LONDON, ENGLAND – It’s a television executive’s dream final weekend. All three matches carry enormous significance, and a compelling tournament will reach a thrilling crescendo with “Le Crunch” between England and France. The title will likely come down to points differential, but a loss for England, Wales, or Ireland will rule them out of the race. There is no margin for error, and a rugby fan’s dream Saturday will start in Rome.
Wales vs. Italy
For nearly a decade, Sergio Parisse has put Italy on his back, and at times he has carried them towards respectability. After the false dawn of 2013, the Italians have struggled for consistency. It appears Jacques Brunel will avoid the dreaded Wooden Spoon, despite having the worst point differential in the tournament by far. That margin will likely get much, much worse at the Stadio Olimpico on Saturday afternoon. Parisse has been ruled out of the game with an injury, and Wales need to play for tries. Last year, when England were in a similar position, they hung 47 points on Italy. Wales will look to do their old foes several points better. After an insipid display last weekend in Paris, 50 points looks like a very achievable goal for the Welsh. However, the Italians (almost) always perform much better at home. While victory looks far beyond their capabilities, they might be able to keep Wales to an almost respectable total if they can break the game up and maintain possession in the pack.
Parisse’s absence is the headline, but Kelly Haimona is able to return for Italy after missing the match against France. Haimona has been dreadful from the kicking tee, but he does offer some skill moving forward. It isn’t his fault that he is a center playing out of position. Italy’s back three is still capable of conjuring magic. Luke McLean is a rock-solid full-back, while Venditti is still trying to fulfill his promise. Wales have lost Samson Lee, potentially through the World Cup. Rob Evans and Aaron Jarvis will be Wales’ props, and Italy will look to target the inexperienced pair. The Welsh backline has plenty of firepower, with Dan Biggar, Jamie Roberts, Jonathan Davies, George North, Liam Williams, and Leigh Halfpenny all looking to run through the Italians’ porous defense.
Ireland vs. Scotland
Murrayfield has not been a fortress for Scotland this year. Following a brave defeat to France in the opening round, the Scots campaign has gone downhill, reaching a nadir in their home loss to Italy. Though the scoreline against England flattered Greig Laidlaw’s team, they have been relatively close in all of their defeats this year. They will hope to play Ireland tough, but with Joe Schmidt’s team looking for points, things could get ugly. In the Scots’ (and Wales’, and England’s) favor, Schmidt’s kicking gameplan does not lend itself to high scorelines. Targeting Scotland’s back three could backfire, with Stuart Hogg, Dougie Fife, and Tommy Seymour all secure under the high ball. Vern Cotter’s charges can avoid the Wooden Spoon with a win, but they a brave and narrow defeat is a more realistic, yet still ambitious, goal.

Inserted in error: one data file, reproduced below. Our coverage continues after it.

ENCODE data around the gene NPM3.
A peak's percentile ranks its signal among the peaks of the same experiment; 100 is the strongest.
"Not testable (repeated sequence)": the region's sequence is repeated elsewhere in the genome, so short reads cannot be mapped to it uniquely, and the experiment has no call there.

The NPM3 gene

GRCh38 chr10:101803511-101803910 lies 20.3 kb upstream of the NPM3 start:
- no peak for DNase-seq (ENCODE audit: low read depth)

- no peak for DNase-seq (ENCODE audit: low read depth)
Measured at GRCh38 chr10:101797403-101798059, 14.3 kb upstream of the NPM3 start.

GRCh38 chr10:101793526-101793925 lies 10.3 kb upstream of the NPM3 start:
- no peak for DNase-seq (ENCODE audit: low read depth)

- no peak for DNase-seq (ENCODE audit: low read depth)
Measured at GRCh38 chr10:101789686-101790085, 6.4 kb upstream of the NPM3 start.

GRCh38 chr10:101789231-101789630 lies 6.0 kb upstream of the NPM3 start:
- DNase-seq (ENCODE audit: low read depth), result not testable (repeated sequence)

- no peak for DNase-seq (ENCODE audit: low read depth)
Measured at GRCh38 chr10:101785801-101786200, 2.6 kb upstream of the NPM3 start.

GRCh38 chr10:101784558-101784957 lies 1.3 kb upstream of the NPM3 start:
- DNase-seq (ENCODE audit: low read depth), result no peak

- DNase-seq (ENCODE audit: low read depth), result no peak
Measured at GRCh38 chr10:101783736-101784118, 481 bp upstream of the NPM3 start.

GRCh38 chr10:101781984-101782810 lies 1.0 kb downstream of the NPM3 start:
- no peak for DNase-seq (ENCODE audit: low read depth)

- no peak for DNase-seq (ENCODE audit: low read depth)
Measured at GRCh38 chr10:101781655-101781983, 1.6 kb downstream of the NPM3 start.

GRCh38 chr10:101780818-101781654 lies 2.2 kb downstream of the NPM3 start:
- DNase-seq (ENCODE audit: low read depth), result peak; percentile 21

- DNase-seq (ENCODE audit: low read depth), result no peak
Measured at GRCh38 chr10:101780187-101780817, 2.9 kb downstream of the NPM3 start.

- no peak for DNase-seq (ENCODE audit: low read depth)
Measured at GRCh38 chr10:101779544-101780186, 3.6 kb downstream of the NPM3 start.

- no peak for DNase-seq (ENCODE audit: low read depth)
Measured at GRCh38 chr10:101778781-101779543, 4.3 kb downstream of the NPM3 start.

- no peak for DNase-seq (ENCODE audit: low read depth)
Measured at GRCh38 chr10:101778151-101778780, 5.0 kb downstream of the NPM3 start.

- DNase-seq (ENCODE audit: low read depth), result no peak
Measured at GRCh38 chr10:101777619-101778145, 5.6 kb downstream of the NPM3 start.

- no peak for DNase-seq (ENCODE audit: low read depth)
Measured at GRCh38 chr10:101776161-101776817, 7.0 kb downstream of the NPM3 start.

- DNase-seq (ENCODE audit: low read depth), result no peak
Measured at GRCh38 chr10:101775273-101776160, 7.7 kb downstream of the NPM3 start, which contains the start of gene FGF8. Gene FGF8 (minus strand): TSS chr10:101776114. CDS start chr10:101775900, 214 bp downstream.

Simon Zebo has been dropped after an uninspiring tournament, and Luke Fitzgerald re-enters the fray in Irish colors for the first time in four years. Robbie Henshaw and Jared Payne have been a solid center pairing, and they will be targeting Mark Bennett and Matt Scott. Finn Russell looks like Scotland’s fly-half for the future, but he is going up against the form fly-half in European rugby. Ireland possess the stronger pack by far, and Scotland may have issues at scrum time.
England vs. France
Stuart Lancaster claims that a last minute defeat in Paris last season still haunts his dreams. He and England will enter the 2015 edition of Le Crunch knowing exactly what they need to do to secure a title. Lancaster and his staff probably have several contingency plans in place for every result in Rome and Edinburgh. If the English need a big victory, they will certainly go for the corners and try to put the ball through their hands. If Ireland or Wales go down to a shock defeat, and the English need only to secure a slim victory, they will play a more conservative gameplan that keeps with recent tradition. For France, a title is out of the question unless Wales and Ireland both lose earlier in the day. The chances of that happening are vanishingly remote, but the French rarely need inspiration to play well against the English.
England remain largely unchanged, but have inserted Geoff Parling into their second row and place Nick Easter on the bench. France, on the other hand, have endured a dramatic week centering around the health of fly-half Camile Lopez. Lopez was initially training with the team, and Phillipe St. Andre claimed that he was able to kick on Wednesday. However, Clermont were evidently unsatisfied with the health of their star fly-half, and demanded that he shut down for the next four to six weeks. It will be fascinating to see if Lopez is playing in the Champions Cup quarterfinal on April 4, but it is an ominous sign to see such stark divisions between French club and national rugby.